Aurora news releases
Aurora St. Luke's Physicians Use Cutting-Edge Robotics To Treat ArrhythmiasThursday, October 23, 2008
MILWAUKEE, WI -- Electrophysiologists, physicians who fix electrical problems of the heart, or arrhythmias, do these procedures while the heart is beating. They must pinpoint where an electrical malfunction is taking place, reach that location with a catheter and then burn or freeze the bad circuitry, all while the heart is moving. Now Aurora St. Luke’s Medical Center has a new robotic system that allows physicians to perform such complex procedures with greater precision.
The tool is the Sensei Robotic Catheter system, and St. Luke’s has the only one in Wisconsin. Used for minimally invasive catheter-based heart procedures, the robotic arm and flexible catheter system enables physicians to maneuver into places in the heart unreachable by traditional methods. The system can cut off 20 to 30 percent from procedural times for complex arrhythmias, which typically take 5 to 6 hours to complete.
The robotic system also decreases physicians’ repeated exposure to radiation. The portable robotic control center can be stationed outside of the patient treatment area where small amounts of radiation are used to image the heart.
“The Sensei robotic navigation system gives us better navigation of the heart, better efficacy and less radiation,” says Dr. Jasbir Sra, director of St. Luke’s electrophysiology department. “This changes the way we perform complex cardiac procedures, especially those for atrial fibrillation in the left heart.”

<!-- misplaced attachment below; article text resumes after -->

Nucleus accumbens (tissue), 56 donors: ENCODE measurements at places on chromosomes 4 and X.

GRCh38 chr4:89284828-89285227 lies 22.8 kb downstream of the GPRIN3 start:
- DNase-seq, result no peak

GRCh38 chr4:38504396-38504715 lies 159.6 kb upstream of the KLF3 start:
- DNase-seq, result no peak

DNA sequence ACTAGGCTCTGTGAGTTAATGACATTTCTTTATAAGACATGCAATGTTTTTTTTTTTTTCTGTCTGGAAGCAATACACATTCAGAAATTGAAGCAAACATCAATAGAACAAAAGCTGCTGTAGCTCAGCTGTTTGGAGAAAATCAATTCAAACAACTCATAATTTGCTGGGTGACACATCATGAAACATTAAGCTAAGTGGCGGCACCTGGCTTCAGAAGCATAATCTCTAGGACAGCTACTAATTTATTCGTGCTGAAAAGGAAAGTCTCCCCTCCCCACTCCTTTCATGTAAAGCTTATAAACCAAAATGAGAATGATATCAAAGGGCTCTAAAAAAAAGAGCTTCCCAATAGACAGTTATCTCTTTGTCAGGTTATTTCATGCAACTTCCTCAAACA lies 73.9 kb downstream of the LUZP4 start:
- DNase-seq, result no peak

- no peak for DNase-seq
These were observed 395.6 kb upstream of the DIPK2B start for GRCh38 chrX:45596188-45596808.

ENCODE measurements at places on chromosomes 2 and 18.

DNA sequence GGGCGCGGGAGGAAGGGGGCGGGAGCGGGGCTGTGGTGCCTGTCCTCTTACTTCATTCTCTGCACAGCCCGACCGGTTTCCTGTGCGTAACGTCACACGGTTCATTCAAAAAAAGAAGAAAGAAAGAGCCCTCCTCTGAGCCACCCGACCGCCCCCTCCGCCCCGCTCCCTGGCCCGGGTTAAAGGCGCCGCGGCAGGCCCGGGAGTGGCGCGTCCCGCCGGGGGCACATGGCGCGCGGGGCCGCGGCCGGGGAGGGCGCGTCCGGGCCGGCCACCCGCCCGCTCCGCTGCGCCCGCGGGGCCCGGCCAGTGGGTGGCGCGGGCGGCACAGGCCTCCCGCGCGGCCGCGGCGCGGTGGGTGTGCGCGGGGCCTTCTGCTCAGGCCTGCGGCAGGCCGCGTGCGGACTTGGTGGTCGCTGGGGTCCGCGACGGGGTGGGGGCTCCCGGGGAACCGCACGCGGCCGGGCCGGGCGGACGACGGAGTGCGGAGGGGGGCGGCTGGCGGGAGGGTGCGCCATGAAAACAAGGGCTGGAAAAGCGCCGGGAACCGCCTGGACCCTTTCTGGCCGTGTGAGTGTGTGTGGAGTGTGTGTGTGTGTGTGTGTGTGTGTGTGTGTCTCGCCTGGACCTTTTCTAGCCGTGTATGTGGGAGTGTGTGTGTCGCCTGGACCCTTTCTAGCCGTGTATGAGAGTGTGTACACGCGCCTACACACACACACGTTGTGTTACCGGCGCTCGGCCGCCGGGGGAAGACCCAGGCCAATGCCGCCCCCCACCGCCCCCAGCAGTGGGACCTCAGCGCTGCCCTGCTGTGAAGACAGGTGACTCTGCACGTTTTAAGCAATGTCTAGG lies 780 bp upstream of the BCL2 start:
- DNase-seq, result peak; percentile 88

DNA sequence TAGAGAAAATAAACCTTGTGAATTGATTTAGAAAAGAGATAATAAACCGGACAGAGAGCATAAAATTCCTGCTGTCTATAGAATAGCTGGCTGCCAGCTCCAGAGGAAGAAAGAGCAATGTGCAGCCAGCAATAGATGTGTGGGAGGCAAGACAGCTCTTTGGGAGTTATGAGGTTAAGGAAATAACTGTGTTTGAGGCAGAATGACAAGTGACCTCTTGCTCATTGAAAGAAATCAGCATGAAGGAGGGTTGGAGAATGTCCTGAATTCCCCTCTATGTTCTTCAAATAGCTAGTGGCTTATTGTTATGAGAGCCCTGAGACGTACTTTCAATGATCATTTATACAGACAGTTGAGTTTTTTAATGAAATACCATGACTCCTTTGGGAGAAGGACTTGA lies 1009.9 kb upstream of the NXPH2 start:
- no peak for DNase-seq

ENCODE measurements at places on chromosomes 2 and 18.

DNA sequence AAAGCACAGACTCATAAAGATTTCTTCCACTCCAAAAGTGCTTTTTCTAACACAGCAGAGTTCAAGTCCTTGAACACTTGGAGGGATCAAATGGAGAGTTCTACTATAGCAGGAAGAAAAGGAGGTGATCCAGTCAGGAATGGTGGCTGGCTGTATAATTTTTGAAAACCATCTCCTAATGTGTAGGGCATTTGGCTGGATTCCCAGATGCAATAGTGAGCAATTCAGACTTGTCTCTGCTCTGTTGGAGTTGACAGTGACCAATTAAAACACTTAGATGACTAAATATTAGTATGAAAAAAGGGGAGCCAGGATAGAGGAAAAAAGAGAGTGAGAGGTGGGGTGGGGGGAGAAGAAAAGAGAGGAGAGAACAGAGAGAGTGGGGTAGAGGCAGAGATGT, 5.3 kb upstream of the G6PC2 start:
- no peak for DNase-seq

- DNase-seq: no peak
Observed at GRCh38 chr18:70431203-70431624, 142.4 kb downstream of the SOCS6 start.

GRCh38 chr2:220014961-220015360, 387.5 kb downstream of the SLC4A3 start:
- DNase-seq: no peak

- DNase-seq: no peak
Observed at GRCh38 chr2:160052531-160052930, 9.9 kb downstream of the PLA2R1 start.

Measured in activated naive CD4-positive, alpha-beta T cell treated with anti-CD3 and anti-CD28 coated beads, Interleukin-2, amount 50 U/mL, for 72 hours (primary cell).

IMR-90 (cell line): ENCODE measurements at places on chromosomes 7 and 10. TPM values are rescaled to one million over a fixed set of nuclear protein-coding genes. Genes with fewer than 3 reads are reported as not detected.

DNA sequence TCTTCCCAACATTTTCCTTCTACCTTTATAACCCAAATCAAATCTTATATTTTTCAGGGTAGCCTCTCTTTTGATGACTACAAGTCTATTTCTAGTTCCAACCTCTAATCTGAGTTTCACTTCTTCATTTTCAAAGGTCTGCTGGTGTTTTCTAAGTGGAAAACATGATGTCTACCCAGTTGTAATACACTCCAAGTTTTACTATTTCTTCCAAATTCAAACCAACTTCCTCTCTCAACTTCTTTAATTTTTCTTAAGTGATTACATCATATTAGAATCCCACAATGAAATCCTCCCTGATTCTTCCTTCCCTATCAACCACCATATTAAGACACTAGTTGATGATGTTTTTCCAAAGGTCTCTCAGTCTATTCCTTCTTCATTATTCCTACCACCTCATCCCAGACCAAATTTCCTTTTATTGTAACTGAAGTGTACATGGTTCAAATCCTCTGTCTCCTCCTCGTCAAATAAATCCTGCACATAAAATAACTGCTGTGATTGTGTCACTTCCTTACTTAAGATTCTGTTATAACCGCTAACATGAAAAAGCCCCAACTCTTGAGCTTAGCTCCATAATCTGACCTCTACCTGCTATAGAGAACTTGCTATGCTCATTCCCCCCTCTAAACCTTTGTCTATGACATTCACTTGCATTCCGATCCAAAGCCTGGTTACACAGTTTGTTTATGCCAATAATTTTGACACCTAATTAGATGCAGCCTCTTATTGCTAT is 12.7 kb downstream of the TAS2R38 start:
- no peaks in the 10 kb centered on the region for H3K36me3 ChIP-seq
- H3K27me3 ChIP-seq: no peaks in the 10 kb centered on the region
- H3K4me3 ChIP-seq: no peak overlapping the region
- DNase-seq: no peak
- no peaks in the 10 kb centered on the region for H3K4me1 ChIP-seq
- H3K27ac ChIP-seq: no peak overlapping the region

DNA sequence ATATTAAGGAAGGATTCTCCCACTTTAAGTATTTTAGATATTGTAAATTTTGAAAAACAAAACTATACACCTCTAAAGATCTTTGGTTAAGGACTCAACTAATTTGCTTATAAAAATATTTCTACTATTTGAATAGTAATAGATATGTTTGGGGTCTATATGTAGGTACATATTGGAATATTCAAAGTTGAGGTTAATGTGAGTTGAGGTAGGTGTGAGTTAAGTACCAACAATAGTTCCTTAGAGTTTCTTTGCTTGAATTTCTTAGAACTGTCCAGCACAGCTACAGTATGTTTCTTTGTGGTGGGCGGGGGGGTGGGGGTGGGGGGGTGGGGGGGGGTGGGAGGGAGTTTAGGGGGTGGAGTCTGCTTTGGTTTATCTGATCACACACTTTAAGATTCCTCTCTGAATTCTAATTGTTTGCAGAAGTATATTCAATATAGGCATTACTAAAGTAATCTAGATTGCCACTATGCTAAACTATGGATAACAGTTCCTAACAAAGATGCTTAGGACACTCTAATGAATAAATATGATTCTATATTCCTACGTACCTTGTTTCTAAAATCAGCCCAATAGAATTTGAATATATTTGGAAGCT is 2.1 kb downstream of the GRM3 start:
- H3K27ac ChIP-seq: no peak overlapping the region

Atrial fibrillation is an arrhythmia that affects about 2.4 million Americans, most of them over age 60. With this complex arrhythmia the atria or upper chambers of the heart beat rapidly and never adequately fill the ventricles or lower chambers with the blood. This condition is responsible for 75,000 strokes each year because of blood clot formation within the quivering atria, and these numbers continue to escalate as the population grows older.
Prior to the introduction of robotic technology, the majority of electrophysiology (EP) procedures were done using a manual technique requiring physicians to perform a series of complex manipulations at one end of the catheter with inadequate assurance that the tip of the catheter would respond as desired while inside a patient’s heart. As a result, achieving stable contact at every anatomic site within the heart necessary for a successful EP procedure could be difficult.
About the Sensei System
About Aurora Health Care
Contact: Myrle Croasdale (414-649-3917)